Investment trusts for retirement planning – emerging from the shadows
It's an accurate, albeit somewhat depressing, truism: we either die too soon or live too long. Whilst the issues presented by the former are fairly self-evident, those relating to the latter are a little more nuanced. Indeed, a great many of us may well be in a state of denial about our financial futures and the inherent financial implications.
At just over £9,000 a year, the UK's current Basic State Pension is designed, at best, to provide a token level of income for retirees. The vast majority of us are reliant on other arrangements when looking to maintain any semblance of our pre-retirement standard of living when we eventually leave work behind us. However, as we've suggested, any 'pot' of money we might build up for retirement may well have to last a considerable time. Medical advances, a better general understanding of what constitutes 'good health' and a growing focus on diet and exercise – at least in the developed world – have all contributed to markedly extended lifespans.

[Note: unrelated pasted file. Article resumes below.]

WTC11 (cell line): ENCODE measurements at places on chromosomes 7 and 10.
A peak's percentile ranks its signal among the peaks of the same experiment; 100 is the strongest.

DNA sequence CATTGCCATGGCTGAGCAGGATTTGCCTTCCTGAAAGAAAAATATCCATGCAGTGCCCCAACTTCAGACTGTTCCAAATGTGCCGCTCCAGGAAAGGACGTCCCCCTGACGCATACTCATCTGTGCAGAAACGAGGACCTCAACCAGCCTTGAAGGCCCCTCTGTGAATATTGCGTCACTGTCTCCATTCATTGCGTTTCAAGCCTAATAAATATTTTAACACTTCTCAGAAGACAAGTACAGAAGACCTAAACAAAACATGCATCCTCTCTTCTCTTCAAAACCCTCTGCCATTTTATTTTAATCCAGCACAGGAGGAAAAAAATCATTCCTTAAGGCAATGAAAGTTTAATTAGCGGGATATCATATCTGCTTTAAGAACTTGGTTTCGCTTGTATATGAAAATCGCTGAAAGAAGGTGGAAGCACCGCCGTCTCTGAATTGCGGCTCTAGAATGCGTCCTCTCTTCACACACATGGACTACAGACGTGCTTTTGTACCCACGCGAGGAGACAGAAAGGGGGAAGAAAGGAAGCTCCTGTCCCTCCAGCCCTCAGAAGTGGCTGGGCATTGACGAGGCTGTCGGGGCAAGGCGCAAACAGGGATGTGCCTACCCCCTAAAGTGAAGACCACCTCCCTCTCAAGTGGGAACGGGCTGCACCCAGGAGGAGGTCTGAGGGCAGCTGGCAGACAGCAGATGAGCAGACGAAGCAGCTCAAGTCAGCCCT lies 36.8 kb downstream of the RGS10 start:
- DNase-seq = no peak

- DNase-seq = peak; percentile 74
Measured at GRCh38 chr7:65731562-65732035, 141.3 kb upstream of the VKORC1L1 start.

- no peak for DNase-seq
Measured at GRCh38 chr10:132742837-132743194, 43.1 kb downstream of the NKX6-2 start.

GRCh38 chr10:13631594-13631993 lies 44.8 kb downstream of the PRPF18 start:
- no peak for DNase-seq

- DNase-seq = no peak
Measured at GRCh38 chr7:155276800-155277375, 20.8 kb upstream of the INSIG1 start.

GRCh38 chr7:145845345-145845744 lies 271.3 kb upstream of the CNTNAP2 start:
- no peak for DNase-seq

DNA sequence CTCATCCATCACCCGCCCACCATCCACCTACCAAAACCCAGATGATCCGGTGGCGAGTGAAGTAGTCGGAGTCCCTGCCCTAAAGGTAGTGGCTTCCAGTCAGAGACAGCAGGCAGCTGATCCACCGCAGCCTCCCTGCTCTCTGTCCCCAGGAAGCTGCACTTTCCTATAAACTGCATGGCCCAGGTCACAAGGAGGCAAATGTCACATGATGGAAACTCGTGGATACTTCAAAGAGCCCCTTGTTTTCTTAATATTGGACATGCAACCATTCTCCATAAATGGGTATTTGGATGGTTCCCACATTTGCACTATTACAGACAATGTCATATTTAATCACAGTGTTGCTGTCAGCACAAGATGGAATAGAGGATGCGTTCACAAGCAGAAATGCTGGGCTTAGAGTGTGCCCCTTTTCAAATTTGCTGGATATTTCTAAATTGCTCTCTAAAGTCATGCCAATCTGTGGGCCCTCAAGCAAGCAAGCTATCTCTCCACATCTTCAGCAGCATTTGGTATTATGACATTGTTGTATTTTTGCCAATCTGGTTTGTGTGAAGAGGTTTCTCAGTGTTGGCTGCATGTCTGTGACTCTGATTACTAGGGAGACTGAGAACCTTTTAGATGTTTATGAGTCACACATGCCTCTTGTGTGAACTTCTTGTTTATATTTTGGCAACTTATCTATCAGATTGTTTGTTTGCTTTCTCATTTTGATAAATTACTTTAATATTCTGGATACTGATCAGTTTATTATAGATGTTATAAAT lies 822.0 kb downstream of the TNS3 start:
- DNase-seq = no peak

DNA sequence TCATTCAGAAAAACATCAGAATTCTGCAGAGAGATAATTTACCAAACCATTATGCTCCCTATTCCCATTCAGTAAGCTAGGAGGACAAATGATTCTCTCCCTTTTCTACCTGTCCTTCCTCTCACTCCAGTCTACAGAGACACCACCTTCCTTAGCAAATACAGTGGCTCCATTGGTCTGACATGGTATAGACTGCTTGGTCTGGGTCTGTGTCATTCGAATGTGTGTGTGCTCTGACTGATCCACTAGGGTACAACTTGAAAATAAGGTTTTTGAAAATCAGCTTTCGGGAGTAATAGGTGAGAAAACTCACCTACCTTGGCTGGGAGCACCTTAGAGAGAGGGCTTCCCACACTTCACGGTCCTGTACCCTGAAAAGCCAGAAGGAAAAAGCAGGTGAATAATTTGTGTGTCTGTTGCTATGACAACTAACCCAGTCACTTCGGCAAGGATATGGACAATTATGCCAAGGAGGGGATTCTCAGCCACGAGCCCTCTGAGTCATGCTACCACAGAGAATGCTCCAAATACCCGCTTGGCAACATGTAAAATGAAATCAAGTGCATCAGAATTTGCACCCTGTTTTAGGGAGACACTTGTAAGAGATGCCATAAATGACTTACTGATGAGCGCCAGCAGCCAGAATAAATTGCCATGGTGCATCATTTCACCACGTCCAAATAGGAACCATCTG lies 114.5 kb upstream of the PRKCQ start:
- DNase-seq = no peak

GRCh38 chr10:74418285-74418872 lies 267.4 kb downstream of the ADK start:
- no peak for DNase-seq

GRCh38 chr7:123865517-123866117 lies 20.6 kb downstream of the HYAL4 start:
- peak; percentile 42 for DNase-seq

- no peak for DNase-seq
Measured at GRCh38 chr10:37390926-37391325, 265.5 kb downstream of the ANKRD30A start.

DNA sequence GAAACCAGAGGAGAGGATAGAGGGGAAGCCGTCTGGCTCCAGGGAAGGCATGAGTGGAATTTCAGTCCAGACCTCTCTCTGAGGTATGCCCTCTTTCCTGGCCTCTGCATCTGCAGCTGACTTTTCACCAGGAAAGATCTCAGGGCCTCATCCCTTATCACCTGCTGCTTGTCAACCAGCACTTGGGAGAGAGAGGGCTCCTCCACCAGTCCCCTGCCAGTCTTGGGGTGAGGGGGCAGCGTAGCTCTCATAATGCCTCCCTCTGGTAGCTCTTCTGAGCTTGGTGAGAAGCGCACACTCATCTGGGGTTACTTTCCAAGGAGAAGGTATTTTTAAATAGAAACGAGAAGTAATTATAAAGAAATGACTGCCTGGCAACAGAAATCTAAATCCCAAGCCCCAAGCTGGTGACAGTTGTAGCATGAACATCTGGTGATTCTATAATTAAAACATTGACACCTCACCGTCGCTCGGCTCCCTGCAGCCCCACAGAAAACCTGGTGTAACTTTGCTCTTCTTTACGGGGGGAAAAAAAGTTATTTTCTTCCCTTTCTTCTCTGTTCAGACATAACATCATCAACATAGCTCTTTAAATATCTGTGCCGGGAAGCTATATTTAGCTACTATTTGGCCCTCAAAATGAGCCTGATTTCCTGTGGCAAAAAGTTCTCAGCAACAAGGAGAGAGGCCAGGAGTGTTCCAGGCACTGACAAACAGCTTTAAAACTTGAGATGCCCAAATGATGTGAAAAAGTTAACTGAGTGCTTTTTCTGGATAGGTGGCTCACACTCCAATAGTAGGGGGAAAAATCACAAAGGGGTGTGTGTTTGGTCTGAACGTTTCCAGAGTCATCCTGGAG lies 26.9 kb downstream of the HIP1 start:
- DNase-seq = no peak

We have come to realise that longevity is malleable; if it were not, the UK would not display the range of age expectancies it does. Walk more and use the car less, do some regular exercise, give up smoking, watch your weight, fast occasionally, be sure to get a good night's sleep and stick close to your family and you could make it well into your 90s or early 100s. You might also do so in good health. According to the Office for National Statistics, a UK male aged 65 has an average life expectancy of 20 years, and a one in 10 chance of reaching 96. For females, the issue is even more acute: if you're aged 65, you will on average live to be 87, with a one in 10 chance of reaching 98.